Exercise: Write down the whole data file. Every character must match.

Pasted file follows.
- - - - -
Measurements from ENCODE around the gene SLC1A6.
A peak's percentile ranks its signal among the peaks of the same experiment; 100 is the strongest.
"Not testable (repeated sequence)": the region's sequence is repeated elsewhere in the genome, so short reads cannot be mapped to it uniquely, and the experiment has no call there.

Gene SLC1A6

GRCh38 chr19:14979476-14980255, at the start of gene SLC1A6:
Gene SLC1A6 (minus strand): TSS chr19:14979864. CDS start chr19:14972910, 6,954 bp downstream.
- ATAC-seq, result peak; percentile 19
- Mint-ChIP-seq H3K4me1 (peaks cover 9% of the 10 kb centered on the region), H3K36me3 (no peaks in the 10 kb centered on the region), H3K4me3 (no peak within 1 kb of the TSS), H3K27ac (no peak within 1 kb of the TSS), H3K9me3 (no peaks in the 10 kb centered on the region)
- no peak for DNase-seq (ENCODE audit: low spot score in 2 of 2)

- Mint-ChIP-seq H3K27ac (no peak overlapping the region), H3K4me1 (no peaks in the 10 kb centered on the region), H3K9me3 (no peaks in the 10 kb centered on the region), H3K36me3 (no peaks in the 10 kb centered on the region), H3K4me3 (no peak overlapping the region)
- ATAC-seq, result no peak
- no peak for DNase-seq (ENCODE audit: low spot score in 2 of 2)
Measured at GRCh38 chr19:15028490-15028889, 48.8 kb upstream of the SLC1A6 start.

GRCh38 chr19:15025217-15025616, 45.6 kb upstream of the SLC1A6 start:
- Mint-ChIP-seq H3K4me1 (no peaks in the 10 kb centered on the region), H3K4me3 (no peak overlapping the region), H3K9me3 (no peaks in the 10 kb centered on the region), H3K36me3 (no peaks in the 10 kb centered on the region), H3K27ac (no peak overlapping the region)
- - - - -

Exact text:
Measurements from ENCODE around the gene SLC1A6.
A peak's percentile ranks its signal among the peaks of the same experiment; 100 is the strongest.
"Not testable (repeated sequence)": the region's sequence is repeated elsewhere in the genome, so short reads cannot be mapped to it uniquely, and the experiment has no call there.

Gene SLC1A6

GRCh38 chr19:14979476-14980255, at the start of gene SLC1A6:
Gene SLC1A6 (minus strand): TSS chr19:14979864. CDS start chr19:14972910, 6,954 bp downstream.
- ATAC-seq, result peak; percentile 19
- Mint-ChIP-seq H3K4me1 (peaks cover 9% of the 10 kb centered on the region), H3K36me3 (no peaks in the 10 kb centered on the region), H3K4me3 (no peak within 1 kb of the TSS), H3K27ac (no peak within 1 kb of the TSS), H3K9me3 (no peaks in the 10 kb centered on the region)
- no peak for DNase-seq (ENCODE audit: low spot score in 2 of 2)

- Mint-ChIP-seq H3K27ac (no peak overlapping the region), H3K4me1 (no peaks in the 10 kb centered on the region), H3K9me3 (no peaks in the 10 kb centered on the region), H3K36me3 (no peaks in the 10 kb centered on the region), H3K4me3 (no peak overlapping the region)
- ATAC-seq, result no peak
- no peak for DNase-seq (ENCODE audit: low spot score in 2 of 2)
Measured at GRCh38 chr19:15028490-15028889, 48.8 kb upstream of the SLC1A6 start.

GRCh38 chr19:15025217-15025616, 45.6 kb upstream of the SLC1A6 start:
- Mint-ChIP-seq H3K4me1 (no peaks in the 10 kb centered on the region), H3K4me3 (no peak overlapping the region), H3K9me3 (no peaks in the 10 kb centered on the region), H3K36me3 (no peaks in the 10 kb centered on the region), H3K27ac (no peak overlapping the region)